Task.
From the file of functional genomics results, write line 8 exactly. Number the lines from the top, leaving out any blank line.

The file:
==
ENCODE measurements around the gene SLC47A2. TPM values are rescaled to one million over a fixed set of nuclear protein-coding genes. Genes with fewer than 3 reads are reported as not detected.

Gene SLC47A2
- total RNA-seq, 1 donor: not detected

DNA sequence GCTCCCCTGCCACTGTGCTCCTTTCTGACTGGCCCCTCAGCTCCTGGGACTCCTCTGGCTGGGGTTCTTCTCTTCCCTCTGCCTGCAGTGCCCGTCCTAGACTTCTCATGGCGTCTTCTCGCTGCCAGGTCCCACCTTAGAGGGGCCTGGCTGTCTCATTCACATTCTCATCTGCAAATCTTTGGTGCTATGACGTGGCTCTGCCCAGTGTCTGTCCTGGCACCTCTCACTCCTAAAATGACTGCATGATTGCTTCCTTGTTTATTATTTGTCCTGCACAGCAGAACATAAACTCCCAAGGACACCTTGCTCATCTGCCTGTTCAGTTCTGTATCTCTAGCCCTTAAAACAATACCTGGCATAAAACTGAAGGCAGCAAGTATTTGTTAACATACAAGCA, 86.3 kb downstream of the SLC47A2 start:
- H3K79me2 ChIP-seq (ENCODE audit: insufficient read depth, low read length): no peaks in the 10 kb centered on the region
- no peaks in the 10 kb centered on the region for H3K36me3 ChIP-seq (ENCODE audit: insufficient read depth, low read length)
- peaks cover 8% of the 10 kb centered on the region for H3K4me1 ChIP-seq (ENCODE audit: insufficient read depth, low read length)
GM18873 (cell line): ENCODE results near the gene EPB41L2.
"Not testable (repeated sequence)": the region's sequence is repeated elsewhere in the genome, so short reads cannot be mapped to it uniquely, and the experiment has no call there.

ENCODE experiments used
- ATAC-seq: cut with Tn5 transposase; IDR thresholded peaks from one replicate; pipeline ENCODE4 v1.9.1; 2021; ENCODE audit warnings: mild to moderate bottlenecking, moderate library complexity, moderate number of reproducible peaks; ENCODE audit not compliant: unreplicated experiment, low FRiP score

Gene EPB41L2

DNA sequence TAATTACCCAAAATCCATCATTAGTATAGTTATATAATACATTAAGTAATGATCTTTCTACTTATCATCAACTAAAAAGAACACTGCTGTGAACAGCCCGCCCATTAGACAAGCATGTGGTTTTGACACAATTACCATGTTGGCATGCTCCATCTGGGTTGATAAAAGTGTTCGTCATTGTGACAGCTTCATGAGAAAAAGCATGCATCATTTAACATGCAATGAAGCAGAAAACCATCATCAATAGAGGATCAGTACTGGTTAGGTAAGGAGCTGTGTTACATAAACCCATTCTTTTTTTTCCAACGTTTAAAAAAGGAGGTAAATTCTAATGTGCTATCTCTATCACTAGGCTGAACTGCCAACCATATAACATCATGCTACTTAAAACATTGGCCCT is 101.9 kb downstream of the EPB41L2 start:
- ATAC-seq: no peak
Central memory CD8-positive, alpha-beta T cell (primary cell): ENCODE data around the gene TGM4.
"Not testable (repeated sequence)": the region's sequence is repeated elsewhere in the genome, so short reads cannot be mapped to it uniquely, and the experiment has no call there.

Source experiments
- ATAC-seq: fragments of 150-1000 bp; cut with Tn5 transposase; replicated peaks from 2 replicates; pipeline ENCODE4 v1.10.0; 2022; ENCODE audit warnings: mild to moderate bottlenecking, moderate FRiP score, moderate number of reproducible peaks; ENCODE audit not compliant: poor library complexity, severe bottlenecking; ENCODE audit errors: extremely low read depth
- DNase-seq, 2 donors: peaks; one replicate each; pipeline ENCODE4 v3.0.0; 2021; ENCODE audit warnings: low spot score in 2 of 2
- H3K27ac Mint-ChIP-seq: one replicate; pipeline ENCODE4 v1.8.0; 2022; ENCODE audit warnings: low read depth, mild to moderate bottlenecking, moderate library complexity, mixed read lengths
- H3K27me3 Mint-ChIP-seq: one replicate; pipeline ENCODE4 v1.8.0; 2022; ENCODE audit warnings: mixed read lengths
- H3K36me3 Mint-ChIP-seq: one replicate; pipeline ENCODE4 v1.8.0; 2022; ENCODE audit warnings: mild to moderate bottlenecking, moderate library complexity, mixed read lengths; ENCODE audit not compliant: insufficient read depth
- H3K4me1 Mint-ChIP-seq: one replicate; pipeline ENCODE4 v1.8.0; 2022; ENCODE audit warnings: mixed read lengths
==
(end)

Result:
GM18873 (cell line): ENCODE results near the gene EPB41L2.